Tuesday, December 28, 2010

Why Pet Ownership is Weird

I was recently asked to explain why I think pet ownership is "weird." Here was my response:

I'm going to say this without care for your feelings or beliefs on this matter. No intelligent conversation could ever occur if we spent all our time worrying about other people's feelings. I'm asking you to drop your hackles and actually think for a moment. Beliefs, by their very nature are irrational. I am not sharing my beliefs here. These are just my observations and a little of my commentary on those observations. I'm also not peddling a "truth" because those are as slippery as beliefs. So let's clear some things up:

1) I am not stating or even insinuating that everything or anything in nature or the universe is not connected.
2) There are rare instances in nature of one species "adopting" and rearing a member of another species (e.g. ducks raising a swan, or even "feral" human children being raised by wolves) but this is always seen as eccentric behavior on the part of the adopters.
3) The only reason dogs are domesticated is that humans meddled with the nature of wild dogs--hence my use of the word "unnatural"--by eugenically inbreeding them and selecting the offspring to inbreed and crossbreed further until we have all these AKC "breeds" of domesticated dogs that were originally bred for specific tasks.
4) Humans feel that eugenically breeding humans for selected traits is immoral, but we have no qualms about doing it to dogs.
5) Many of these AKC "breeds" of dogs have genetic weaknesses (i.e. negative consequences) found in other inbred populations (hip dysplasia, epilepsy, etc.) yet we keep inbreeding them. However, random cross-breeds (which we negatively label "mutts") tend to have fewer genetic weaknesses.
6) Most of the "purebred" dogs are no longer being used for the tasks they were bred for, so why are the "breeds" perpetuated?
7) Humans are responsible for this unnatural meddling with nature, so we have the responsibility to decide what to do with the situation:
  7.a) We could choose to put dogs back to work doing what they were bred for and let the other obsolete breeds fade away over time.
  7.b) We could choose to undo the whole inbreeding thing altogether by either sterilizing all domesticated dogs, or by outlawing selective breeding of dogs and asserting that it is as immoral as eugenically breeding humans.
  7.c) We could perpetuate the eugenic breeding of dogs, and create new roles (unrelated to the genetic traits selected) for the dogs, such as inviting them into our homes to be treated as surrogate family members.
8) Humans chose option 7.c. Was this a conscious choice?
9) People give their dogs human names.
10) People feed dogs diets that would never be found in nature.
11) People sleep with their dogs in the same bed.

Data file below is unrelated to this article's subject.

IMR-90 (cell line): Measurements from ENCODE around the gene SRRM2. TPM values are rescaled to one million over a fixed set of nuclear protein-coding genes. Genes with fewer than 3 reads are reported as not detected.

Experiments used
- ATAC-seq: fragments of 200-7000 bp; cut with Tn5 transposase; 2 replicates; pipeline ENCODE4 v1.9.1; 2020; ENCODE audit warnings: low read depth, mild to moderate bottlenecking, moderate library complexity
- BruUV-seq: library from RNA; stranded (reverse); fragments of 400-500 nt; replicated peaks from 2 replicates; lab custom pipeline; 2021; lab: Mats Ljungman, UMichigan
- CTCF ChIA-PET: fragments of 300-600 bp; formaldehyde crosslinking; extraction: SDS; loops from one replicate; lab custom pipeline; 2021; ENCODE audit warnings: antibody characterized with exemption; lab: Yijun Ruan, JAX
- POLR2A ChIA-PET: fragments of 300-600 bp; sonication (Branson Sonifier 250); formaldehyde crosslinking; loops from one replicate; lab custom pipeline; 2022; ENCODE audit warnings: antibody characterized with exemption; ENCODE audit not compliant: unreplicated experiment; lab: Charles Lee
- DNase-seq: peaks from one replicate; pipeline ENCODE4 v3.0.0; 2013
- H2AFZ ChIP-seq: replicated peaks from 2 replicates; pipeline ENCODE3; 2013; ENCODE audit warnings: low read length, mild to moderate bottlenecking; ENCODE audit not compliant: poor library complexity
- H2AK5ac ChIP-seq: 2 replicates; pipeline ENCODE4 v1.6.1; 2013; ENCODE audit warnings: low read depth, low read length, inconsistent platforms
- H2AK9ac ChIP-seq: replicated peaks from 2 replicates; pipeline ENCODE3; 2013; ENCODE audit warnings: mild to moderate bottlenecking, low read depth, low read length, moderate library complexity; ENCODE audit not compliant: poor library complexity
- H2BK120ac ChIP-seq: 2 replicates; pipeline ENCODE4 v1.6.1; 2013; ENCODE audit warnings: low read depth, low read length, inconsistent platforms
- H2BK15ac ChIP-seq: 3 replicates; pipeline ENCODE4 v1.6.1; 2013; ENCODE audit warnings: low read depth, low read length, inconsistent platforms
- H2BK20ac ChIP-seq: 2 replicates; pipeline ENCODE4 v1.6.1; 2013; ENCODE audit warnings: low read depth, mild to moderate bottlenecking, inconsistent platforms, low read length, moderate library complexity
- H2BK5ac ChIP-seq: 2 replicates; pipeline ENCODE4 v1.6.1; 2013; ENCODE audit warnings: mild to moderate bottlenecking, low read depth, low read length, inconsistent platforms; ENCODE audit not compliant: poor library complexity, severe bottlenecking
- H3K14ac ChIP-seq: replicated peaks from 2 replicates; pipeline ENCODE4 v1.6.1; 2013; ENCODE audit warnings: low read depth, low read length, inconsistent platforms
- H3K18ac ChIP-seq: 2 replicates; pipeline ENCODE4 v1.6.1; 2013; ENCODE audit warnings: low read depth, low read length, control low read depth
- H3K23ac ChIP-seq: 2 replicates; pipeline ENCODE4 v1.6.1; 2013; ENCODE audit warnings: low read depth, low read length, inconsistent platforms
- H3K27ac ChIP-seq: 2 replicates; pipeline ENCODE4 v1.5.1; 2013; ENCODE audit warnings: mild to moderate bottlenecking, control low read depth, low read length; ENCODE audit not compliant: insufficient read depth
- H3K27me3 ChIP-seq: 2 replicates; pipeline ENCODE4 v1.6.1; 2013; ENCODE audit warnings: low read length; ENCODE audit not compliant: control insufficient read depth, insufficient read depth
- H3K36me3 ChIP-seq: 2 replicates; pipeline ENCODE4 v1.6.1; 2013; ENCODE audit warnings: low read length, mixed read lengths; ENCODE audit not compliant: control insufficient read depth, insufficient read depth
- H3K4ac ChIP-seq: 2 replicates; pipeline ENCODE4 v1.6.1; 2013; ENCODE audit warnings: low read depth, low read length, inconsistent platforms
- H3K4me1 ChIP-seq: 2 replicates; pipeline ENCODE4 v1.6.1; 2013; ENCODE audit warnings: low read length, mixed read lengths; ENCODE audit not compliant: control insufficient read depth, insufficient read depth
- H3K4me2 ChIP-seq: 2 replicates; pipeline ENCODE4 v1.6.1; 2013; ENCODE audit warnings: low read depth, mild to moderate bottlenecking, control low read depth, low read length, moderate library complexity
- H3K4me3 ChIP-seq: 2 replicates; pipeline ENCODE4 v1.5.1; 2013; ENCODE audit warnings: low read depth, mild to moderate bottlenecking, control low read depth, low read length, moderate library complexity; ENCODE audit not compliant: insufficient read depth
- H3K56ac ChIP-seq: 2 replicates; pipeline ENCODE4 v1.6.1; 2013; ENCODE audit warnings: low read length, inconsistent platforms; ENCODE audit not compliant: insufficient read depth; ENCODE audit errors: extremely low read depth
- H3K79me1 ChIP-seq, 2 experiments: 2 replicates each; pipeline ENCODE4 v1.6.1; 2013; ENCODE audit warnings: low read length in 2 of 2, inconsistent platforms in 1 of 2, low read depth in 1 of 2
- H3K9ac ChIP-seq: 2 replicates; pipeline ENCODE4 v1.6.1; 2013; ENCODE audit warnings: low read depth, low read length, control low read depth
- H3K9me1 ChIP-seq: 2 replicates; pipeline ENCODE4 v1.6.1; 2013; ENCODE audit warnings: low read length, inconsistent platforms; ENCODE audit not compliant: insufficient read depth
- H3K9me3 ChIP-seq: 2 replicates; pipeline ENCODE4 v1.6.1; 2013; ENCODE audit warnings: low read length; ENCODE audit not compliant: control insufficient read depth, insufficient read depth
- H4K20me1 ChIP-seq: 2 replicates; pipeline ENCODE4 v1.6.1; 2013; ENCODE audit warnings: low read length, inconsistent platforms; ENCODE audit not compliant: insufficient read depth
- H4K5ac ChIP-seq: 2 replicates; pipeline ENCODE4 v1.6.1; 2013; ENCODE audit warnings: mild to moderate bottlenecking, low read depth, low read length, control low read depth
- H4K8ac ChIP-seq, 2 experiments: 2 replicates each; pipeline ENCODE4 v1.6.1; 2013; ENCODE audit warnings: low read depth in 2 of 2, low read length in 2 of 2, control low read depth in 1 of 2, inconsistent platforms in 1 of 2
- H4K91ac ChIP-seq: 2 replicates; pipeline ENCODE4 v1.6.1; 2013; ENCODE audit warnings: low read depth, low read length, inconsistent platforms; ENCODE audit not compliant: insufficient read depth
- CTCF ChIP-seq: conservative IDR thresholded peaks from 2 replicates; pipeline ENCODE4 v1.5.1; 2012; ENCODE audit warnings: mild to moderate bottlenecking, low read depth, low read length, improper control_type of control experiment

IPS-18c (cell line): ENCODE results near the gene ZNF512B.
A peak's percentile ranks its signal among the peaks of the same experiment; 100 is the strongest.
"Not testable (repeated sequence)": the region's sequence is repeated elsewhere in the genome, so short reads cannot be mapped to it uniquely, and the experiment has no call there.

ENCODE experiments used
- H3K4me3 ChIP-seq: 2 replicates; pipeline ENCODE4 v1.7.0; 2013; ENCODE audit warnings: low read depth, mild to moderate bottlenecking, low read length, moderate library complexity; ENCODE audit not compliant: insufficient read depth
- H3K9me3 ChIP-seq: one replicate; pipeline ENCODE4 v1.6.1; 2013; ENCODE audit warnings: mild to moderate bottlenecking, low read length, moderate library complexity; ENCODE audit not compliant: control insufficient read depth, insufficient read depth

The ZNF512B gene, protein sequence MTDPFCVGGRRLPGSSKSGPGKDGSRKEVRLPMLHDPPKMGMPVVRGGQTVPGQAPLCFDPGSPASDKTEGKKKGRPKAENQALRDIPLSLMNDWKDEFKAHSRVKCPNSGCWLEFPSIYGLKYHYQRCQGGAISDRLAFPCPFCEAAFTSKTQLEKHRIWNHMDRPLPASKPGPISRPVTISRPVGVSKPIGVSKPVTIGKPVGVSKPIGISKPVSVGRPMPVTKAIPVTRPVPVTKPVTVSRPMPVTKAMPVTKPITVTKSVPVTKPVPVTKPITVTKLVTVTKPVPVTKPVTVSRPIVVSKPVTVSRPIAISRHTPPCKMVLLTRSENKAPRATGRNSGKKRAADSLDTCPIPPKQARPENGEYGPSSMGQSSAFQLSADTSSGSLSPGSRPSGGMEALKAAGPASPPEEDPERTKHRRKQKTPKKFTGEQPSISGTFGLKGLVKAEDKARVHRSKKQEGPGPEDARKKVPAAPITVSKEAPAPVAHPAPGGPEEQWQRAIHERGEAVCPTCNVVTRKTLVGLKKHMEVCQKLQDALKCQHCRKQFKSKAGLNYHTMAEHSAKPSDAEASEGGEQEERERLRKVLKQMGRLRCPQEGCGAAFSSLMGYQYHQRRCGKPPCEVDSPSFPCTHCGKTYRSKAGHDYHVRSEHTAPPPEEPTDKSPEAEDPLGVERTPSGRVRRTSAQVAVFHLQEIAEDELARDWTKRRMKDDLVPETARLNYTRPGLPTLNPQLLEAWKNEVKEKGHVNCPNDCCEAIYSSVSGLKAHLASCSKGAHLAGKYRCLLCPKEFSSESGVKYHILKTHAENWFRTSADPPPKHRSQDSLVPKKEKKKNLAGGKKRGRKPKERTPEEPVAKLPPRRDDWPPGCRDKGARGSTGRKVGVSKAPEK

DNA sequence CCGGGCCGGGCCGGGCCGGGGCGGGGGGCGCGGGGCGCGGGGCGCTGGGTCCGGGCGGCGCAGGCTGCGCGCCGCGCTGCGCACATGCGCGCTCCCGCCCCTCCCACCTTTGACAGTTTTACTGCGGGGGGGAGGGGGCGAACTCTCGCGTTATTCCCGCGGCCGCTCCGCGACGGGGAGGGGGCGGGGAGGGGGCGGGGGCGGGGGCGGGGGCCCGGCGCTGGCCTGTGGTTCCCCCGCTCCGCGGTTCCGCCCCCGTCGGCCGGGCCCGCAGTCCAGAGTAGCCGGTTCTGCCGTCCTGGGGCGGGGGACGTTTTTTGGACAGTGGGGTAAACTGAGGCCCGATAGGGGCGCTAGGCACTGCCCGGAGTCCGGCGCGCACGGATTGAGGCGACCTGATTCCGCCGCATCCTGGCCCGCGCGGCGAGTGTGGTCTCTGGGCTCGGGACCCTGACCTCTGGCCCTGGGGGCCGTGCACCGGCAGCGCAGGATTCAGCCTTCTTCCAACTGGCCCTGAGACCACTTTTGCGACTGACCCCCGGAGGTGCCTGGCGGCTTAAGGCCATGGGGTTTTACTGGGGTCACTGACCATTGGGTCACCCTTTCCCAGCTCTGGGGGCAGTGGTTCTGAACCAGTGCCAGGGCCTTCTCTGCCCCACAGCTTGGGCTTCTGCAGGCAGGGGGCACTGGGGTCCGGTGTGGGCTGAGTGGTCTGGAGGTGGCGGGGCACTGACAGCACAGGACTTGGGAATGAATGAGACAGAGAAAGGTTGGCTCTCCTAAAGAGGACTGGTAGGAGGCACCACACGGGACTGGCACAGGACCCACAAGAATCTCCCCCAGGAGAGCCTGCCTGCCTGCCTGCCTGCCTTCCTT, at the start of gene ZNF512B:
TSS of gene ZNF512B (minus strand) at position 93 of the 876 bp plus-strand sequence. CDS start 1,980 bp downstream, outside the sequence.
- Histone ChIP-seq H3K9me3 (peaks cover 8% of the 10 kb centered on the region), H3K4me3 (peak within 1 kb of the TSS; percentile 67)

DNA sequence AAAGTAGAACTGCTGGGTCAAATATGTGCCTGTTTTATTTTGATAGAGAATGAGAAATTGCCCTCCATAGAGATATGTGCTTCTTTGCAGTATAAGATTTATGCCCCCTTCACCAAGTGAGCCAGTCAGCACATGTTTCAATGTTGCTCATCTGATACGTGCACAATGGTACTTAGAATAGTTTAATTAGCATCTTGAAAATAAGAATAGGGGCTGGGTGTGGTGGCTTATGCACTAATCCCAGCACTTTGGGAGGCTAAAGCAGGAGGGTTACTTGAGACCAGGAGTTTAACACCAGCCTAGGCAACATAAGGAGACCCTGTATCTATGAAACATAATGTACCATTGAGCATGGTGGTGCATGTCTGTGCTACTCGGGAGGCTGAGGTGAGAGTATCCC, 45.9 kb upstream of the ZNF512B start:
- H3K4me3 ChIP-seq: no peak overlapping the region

12) People keep dogs inside human houses and apartments, sometimes only to go outside to their "natural" environment a couple times a day for a quick waste-elimination break.
13) People project human thoughts and emotions on their dogs.
14) People talk about their dogs as if the dog "chose" this inbred existence, or as if it has any "say" in determining who brings it into their house and feeds it.
15) People even dress their dogs in parodies of human clothing.
16) People talk about "owning" a dog. Does the thought of "owning" another life form in this universe not sound strange and presumptuous?
17) People get emotionally distraught when faced with the loss of the imaginary anthropomorphic personality construct they build around a dog (or other pet) when it dies and goes back to the natural system it was taken from in the first place.
18) People talk about leaving a dog in it's natural environment as if it is an act of cruelty. They conversely call it "humane" to rip a dog out of it's natural environment, force it into a life of long periods of inactivity, an unnatural diet, and training so that it can act in ways that are unnatural to dogs, but acceptable to people.

If we treated other people this way, we would call it slavery. Oh wait, we did that already. Why is it that I feel so alone when pointing out that the concept of pet "ownership" is unnatural?

And, in case you're interested, here are my beliefs on the matter: I feel deeply that what we do to dogs and other pets is immoral. As immoral as doing it to other humans.

Now, all of this aside, I may not own any pets, but I have several friends who do. They and their pets are always welcome in my house. I treat their pets with courtesy and affection. I dog-sit for my neighbors and friends. But none of that changes by observations and conclusions that the whole system is unnatural and weird.

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